Why should I consider The Watchman?
If you are one of the five million Americans who suffers from Atrial Fibrillation (AFib), the WATCHMAN™ could be the help you need.
The WATCHMAN™ offers a lifelong alternative to the use of warfarin for people AFib not caused by a heart valve problem (also known as non-valvular AFib).
This permanent heart implant effectively reduces the risk of stroke, without the risk of bleeding that can come with the long-term use of warfarin (the most common blood-thinner). The WATCHMAN™ can also eliminate the frequent blood tests and food-and-drink restrictions that come with warfarin use. (Warfarin is also known as Coumadin®.)
How does The Watchman work?
To understand how the WATCHMAN™ works, it helps to know more about the connection between atrial fibrillation and stroke.
Atrial fibrillation, or AFib, affects your heart’s ability to pump blood normally. This can cause blood to pool in an area of the heart called the left atrial appendage, or LAA. There, blood cells can stick together and form a clot. When a blood clot escapes from the LAA and travels to another part of the body, it can cut off the blood supply to the brain, causing a stroke.
In people with AFib not caused by a heart valve problem, more than 90% of stroke-causing clots that come from the heart are formed in the LAA. That’s why closing off this part of the heart is an effective way to reduce stroke risk.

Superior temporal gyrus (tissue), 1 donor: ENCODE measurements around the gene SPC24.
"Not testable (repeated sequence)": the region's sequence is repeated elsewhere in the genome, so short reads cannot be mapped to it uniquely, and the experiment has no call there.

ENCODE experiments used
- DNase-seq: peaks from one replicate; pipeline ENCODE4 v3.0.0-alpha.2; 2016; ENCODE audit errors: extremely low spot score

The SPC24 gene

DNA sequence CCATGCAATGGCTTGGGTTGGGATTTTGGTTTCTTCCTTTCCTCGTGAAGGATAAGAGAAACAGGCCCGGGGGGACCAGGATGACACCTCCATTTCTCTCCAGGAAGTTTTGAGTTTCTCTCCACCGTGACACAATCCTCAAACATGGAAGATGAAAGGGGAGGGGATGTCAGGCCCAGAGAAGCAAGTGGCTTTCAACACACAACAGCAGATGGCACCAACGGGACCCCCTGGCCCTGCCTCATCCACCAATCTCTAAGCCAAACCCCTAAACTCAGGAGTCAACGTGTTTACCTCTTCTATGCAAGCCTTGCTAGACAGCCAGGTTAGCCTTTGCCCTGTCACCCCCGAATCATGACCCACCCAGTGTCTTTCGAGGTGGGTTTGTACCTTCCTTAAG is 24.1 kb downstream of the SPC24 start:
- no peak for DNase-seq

The WATCHMAN™ implant fits right into your LAA. It’s designed to permanently close it off and keep those blood clots from escaping. The WATCHMAN™ is about the size of a quarter and made from very light, compact materials commonly used in many other medical implants.
The WATCHMAN™ is implanted into your heart via a one-time procedure. It’s a permanent device that doesn’t have to be replaced and that can’t be seen outside the body.
To implant the WATCHMAN™, your doctor makes a small cut in your upper leg and inserts a narrow tube, as done in a standard stent procedure. Your doctor then guides the WATCHMAN™ into the left atrial appendage (LAA) of your heart. The procedure is done under general anesthesia and takes about one hour. Patients commonly stay in the hospital overnight and leave the next day.
Due to the risk of having a medical procedure, patients should not be considered for the WATCHMAN™ if they are doing well and expect to continue doing well on blood-thinners.
Studies of The WATCHMAN
The WATCHMAN™ is the only device of its kind approved by the U.S. Food and Drug Administration (FDA) for reducing the risk of stroke in people with atrial fibrillation not caused by a heart valve problem.
More than 30,000 WATCHMAN™ procedures have been performed worldwide. With over 10 years of U.S. clinical studies behind it, the WATCHMAN™ has a proven safety record.
In a clinical trial, the WATCHMAN™ was implanted successfully in 95% of patients. In the remaining 5%, the procedure was either not attempted or not completed. This was because a pre-procedure exam showed that the patient was not qualified to receive the implant or because a complication occurred during the procedure before the WATCHMAN™ was implanted.
As with any medical procedure, there are risks involved with the WATCHMAN™. Ask your cardiologist about the risks and benefits of the WATCHMAN™.
To schedule a consultation, call (318) 798-9400
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